2 Gather berries now for shrubs and trees tomorrow Autumn is a tantalizing season. Shrubs and trees everywhere are covered with glistening red, blue and black berries, all bursting with the potential of growing into a new plant. I can't resist that promise, and always gather some to plant in my garden. (I do always gather, but I must admit that I don't always plant. My seed collection is always growing.) It is not difficult to grow shrubs and even trees from seeds gathered from neighbors' yards or nearby woods. It does take some time to get sizable plants, but the cost can't be beat. I can't afford the $75 that the local nursery asks for a Japanese Maple, but I do have time to spend. Besides time, all you need are a few pots, seed-starting soil or a garden seedbed, and some space in which to grow the young plants. And, of course, a handful of seeds. Gather the seeds and berries as soon as they ripen. Start watching for them in summer. Maples will drop their spinning helicopters long...

Publication Title: Farm Bureau News
Source: Library of Virginia
Country/State of Publication: Virginia, United States
Page 3 [Newspaper Page] — Farm Bureau News — 1 November 1990

November 1990 From Accomack County To Wythe County, You've Got Our Number For Superior, Low-Cost Health Care Protection. County Farm Bureaus Giles —(703)921-1777 Nottoway-(804) 292-4389 Accomack —(804) 787-4208 Gloucester/Mathews —(804) 725-3555 Orange —(703) 672-3447 Albemarle—(Bo4) 293-5775 (804) 642-3602 (Ordinary) Page—(7o3) 743-5082 Alleghany—(7o3) 962-3961 Goochland—(Bo4) 556-4119 Patrick—(7o3) 694-7108 Amelia —(804)561-2169 Grayson—(7o3)773-3091 Pittsylvania— Amherst—(Bo4) 946-5336 Greene—(Bo4) 985-7057 (804) 432-2381 (Chatham) Appomattox—(Bo4) 352-7851 Greensville—(Bo4) 634-3146 (804) 792-6913 (Danville) Augusta—(7o3) 886-2353 Halifax—(Bo4) 572-4529 Powhatan—(Bo4) 598-3081 Bedford —(703)586-9103 Hanover — Prince Edward—(Bo4)392-3050 Bland —(703) 688-4341 (804) 798-6534 (Ashland) Prince George —(804) 748-6137 Botetourt—(7o3) 992-2062 (804) 730-8730 (Mechanicsville) Prince William/Fairfax —(703) 368-6813 Brunswick—(Bo4) 848-3542 Henry—(7o3) 638-7760 Pulaski—(7o3) 674-5119 Buck...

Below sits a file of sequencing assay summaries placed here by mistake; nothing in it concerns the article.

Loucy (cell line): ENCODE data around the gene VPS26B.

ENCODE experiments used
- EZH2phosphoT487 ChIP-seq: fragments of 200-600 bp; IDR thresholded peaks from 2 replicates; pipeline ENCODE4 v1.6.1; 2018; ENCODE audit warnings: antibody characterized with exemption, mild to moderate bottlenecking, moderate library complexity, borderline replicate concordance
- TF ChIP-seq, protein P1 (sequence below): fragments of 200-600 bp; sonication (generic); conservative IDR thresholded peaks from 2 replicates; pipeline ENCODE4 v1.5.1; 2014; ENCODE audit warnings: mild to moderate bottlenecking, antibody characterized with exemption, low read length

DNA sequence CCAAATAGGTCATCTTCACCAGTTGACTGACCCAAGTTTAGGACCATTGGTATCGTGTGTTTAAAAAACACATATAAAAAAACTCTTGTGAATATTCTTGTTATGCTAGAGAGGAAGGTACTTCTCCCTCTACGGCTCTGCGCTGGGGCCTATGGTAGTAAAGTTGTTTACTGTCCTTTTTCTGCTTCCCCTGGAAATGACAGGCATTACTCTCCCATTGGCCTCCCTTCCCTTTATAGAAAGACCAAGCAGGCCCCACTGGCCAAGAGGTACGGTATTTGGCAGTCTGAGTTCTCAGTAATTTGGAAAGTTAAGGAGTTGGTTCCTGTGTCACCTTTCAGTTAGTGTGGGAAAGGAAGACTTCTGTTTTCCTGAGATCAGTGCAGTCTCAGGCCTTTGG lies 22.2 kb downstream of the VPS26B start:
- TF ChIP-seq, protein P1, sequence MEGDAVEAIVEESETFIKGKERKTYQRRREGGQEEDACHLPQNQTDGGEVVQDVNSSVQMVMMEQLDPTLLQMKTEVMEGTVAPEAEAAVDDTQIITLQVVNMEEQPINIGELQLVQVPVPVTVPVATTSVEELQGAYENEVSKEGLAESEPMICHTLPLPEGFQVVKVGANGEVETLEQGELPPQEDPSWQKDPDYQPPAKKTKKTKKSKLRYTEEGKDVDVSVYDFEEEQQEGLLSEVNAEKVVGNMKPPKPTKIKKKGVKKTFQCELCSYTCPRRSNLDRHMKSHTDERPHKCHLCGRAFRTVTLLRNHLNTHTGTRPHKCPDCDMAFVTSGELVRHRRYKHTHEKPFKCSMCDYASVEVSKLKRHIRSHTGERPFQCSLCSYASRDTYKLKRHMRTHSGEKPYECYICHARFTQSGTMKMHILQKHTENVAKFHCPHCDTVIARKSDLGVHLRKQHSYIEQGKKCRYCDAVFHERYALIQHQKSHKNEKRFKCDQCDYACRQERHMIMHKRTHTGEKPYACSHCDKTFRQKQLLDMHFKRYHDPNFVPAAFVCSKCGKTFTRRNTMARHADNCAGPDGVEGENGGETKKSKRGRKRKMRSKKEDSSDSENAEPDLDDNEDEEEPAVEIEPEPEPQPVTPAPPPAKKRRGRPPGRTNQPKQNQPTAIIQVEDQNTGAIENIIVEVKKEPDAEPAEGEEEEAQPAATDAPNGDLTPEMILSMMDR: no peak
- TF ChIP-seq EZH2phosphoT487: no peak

Publication Title: Farm Bureau News
Source: Library of Virginia
Country/State of Publication: Virginia, United States
Page 4 [Newspaper Page] — Farm Bureau News — 1 November 1990

4 Farm Woman of Year post an obligation Editor's Note: In observation of November as Virginia Farm Women's Month, freelance writer Lorraine Blackwell of Richmond explores the role of women in agriculture today through VFBF 1989 Farm Womanofthe Year Carol McComb's insights. At the VFBF Convention this month, Mrs. McComb turns her responsibilities over to a farm woman for 1990. By LORRAINE BLACKWELL Special to Farm Bureau News Being the Virginia Farm Bureau Federation's Farm Woman of the Year is not just holding a title, it is an obligation. "It's just not a plaque to hang on the wall," said Carol S. McComb, who was named the 1989 Virginia Farm Bureau Federation's Woman of the Year. "It's an obligation to the fellow members of the Virginia Farm Bureau and the American Farm Bureau Federation to help promote what Farm Bureau is all about," she said in a recent telephone interview. "It's an obligation to the agriculture industry to tell the people, the 98 percent that are not in agricult...

Publication Title: Farm Bureau News
Source: Library of Virginia
Country/State of Publication: Virginia, United States
Page 5 [Newspaper Page] — Farm Bureau News — 1 November 1990